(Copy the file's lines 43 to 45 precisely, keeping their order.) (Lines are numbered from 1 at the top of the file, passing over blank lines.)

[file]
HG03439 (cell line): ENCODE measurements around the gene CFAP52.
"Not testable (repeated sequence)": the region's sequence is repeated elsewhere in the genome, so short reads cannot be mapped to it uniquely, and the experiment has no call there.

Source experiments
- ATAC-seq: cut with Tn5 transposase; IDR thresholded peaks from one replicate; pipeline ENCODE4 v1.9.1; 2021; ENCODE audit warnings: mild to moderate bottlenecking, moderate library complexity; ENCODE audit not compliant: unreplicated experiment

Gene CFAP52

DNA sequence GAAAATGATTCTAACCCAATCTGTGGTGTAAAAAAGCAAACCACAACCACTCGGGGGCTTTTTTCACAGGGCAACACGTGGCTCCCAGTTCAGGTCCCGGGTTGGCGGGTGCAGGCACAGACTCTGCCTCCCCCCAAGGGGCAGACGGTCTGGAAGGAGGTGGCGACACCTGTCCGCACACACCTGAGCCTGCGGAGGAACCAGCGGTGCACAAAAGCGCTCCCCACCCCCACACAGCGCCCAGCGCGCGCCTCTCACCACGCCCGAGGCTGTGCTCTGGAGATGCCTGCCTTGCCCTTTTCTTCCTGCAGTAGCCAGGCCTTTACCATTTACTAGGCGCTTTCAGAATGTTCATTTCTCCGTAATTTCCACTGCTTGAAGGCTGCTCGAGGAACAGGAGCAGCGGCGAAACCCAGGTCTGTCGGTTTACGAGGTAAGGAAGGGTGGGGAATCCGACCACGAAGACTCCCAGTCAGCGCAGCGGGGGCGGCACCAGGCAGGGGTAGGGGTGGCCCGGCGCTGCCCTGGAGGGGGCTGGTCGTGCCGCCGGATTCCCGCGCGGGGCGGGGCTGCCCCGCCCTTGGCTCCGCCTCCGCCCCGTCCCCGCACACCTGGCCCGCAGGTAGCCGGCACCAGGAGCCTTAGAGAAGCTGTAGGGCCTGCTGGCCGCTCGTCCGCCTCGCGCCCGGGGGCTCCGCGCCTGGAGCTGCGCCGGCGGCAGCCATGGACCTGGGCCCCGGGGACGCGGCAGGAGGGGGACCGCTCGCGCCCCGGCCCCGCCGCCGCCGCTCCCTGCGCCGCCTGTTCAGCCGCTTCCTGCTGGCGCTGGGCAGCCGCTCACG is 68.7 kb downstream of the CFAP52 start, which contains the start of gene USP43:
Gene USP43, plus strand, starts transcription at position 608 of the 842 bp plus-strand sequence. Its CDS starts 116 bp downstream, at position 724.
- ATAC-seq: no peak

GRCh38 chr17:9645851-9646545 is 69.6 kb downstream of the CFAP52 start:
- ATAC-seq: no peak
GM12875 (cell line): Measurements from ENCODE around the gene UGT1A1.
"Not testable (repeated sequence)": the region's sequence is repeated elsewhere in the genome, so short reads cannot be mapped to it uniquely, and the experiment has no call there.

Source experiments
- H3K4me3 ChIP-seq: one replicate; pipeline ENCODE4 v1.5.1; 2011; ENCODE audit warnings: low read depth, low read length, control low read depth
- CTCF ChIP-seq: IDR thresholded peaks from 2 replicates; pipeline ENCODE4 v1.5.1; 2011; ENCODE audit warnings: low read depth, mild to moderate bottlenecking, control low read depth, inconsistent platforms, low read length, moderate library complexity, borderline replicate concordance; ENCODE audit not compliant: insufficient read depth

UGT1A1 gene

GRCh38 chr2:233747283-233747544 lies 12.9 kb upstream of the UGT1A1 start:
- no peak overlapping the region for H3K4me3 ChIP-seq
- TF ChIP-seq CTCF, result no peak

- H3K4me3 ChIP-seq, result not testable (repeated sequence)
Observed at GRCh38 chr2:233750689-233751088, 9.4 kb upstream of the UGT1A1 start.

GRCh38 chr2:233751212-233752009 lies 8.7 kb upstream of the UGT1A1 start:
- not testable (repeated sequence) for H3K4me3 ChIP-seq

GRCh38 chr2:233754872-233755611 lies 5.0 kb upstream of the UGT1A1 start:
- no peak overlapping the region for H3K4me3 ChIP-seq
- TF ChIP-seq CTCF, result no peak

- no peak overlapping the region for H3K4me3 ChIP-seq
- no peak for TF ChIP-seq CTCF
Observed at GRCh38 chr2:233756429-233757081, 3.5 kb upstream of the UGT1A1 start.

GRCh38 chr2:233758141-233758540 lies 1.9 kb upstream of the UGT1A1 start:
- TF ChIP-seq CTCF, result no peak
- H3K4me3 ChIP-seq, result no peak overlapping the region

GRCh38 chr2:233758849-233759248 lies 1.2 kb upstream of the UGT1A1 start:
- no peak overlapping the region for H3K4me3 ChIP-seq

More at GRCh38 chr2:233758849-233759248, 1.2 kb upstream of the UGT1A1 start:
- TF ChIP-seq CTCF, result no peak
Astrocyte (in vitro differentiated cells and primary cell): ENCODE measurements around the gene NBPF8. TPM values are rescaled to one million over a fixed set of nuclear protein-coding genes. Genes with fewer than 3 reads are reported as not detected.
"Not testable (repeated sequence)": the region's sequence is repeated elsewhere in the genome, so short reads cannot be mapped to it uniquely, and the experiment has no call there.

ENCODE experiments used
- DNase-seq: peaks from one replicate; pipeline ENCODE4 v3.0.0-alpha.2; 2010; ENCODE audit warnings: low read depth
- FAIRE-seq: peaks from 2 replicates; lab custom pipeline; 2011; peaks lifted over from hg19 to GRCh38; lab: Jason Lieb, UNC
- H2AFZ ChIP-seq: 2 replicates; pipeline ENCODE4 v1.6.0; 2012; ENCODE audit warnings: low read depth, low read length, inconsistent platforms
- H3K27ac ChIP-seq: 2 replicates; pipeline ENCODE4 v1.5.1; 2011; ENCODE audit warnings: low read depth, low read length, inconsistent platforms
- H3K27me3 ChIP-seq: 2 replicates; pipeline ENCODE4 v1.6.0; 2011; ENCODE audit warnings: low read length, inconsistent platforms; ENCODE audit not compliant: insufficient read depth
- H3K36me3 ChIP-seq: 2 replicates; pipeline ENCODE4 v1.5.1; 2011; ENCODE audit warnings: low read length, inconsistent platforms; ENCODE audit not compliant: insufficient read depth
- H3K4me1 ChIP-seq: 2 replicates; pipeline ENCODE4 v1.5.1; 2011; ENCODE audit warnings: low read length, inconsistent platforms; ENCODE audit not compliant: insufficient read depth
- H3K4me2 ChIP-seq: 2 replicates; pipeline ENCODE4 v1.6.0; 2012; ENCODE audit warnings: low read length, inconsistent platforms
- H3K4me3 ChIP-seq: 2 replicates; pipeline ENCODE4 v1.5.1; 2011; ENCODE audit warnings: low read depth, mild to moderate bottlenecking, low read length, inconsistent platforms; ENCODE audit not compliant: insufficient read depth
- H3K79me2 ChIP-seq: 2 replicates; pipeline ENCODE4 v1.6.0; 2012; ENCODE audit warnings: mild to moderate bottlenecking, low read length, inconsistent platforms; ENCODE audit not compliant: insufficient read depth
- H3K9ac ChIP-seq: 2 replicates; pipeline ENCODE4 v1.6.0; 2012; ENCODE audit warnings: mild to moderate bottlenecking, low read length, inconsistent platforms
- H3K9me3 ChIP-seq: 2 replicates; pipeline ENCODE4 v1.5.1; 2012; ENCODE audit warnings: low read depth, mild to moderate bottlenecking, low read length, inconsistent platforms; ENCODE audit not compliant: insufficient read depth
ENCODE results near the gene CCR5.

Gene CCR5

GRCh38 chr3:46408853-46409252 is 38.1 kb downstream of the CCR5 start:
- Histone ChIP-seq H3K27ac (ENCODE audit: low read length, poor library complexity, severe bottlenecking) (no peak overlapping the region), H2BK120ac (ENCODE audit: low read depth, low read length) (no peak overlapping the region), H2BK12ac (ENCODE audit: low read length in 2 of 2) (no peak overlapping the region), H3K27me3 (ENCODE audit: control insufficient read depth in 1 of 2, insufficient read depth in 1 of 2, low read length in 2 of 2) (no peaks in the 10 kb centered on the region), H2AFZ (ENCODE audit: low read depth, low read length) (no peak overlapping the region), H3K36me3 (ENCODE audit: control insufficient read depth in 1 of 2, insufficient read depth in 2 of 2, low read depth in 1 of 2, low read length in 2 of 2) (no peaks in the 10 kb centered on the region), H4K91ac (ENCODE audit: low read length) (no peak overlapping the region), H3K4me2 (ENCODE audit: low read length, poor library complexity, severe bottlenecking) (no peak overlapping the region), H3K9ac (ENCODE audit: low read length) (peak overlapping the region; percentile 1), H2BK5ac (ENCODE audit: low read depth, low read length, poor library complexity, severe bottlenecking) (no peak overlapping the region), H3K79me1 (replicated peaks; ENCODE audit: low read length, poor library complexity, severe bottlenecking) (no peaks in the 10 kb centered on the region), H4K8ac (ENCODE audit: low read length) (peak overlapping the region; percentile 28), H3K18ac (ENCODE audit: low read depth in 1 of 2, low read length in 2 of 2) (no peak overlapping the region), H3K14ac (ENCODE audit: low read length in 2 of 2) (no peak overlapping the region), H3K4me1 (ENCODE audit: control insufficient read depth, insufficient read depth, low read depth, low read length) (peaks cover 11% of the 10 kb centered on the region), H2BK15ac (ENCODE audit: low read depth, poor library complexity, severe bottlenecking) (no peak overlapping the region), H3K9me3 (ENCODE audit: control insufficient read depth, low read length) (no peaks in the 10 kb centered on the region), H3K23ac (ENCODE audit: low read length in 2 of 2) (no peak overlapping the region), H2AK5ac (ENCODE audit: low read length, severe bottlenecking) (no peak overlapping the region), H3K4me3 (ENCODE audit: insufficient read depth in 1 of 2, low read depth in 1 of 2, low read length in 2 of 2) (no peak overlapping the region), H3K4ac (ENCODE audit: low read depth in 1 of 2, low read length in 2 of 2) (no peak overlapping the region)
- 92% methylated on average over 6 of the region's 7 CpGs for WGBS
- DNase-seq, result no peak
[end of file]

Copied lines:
- H3K27ac ChIP-seq: 2 replicates; pipeline ENCODE4 v1.5.1; 2011; ENCODE audit warnings: low read depth, low read length, inconsistent platforms
- H3K27me3 ChIP-seq: 2 replicates; pipeline ENCODE4 v1.6.0; 2011; ENCODE audit warnings: low read length, inconsistent platforms; ENCODE audit not compliant: insufficient read depth
- H3K36me3 ChIP-seq: 2 replicates; pipeline ENCODE4 v1.5.1; 2011; ENCODE audit warnings: low read length, inconsistent platforms; ENCODE audit not compliant: insufficient read depth